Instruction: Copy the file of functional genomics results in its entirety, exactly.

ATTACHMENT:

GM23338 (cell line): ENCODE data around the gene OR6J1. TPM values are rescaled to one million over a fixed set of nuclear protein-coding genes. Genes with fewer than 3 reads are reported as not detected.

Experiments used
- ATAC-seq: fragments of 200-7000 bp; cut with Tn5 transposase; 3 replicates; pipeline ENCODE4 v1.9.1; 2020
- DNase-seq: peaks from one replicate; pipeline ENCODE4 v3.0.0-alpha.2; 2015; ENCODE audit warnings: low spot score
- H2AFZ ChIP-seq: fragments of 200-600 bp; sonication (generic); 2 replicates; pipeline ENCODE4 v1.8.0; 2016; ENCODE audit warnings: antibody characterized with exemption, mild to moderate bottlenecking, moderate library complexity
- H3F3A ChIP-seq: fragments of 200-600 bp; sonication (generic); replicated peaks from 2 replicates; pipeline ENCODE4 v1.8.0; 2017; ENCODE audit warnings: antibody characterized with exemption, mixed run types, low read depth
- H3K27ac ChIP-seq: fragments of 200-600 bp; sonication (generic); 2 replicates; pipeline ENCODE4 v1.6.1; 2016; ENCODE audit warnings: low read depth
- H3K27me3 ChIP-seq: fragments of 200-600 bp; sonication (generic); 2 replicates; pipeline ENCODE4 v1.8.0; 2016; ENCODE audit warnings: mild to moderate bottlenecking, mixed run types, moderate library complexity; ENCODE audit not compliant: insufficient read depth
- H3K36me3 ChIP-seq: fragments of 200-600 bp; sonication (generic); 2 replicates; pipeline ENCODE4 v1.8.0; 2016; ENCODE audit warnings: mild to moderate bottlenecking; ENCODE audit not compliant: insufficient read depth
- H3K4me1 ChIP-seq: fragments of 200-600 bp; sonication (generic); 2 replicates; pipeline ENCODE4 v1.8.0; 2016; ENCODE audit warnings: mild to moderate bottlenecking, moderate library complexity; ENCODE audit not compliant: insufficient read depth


GM23338 (cell line): ENCODE data around the gene OR6J1. TPM values are rescaled to one million over a fixed set of nuclear protein-coding genes. Genes with fewer than 3 reads are reported as not detected.

Experiments used
- ATAC-seq: fragments of 200-7000 bp; cut with Tn5 transposase; 3 replicates; pipeline ENCODE4 v1.9.1; 2020
- DNase-seq: peaks from one replicate; pipeline ENCODE4 v3.0.0-alpha.2; 2015; ENCODE audit warnings: low spot score
- H2AFZ ChIP-seq: fragments of 200-600 bp; sonication (generic); 2 replicates; pipeline ENCODE4 v1.8.0; 2016; ENCODE audit warnings: antibody characterized with exemption, mild to moderate bottlenecking, moderate library complexity
- H3F3A ChIP-seq: fragments of 200-600 bp; sonication (generic); replicated peaks from 2 replicates; pipeline ENCODE4 v1.8.0; 2017; ENCODE audit warnings: antibody characterized with exemption, mixed run types, low read depth
- H3K27ac ChIP-seq: fragments of 200-600 bp; sonication (generic); 2 replicates; pipeline ENCODE4 v1.6.1; 2016; ENCODE audit warnings: low read depth
- H3K27me3 ChIP-seq: fragments of 200-600 bp; sonication (generic); 2 replicates; pipeline ENCODE4 v1.8.0; 2016; ENCODE audit warnings: mild to moderate bottlenecking, mixed run types, moderate library complexity; ENCODE audit not compliant: insufficient read depth
- H3K36me3 ChIP-seq: fragments of 200-600 bp; sonication (generic); 2 replicates; pipeline ENCODE4 v1.8.0; 2016; ENCODE audit warnings: mild to moderate bottlenecking; ENCODE audit not compliant: insufficient read depth
- H3K4me1 ChIP-seq: fragments of 200-600 bp; sonication (generic); 2 replicates; pipeline ENCODE4 v1.8.0; 2016; ENCODE audit warnings: mild to moderate bottlenecking, moderate library complexity; ENCODE audit not compliant: insufficient read depth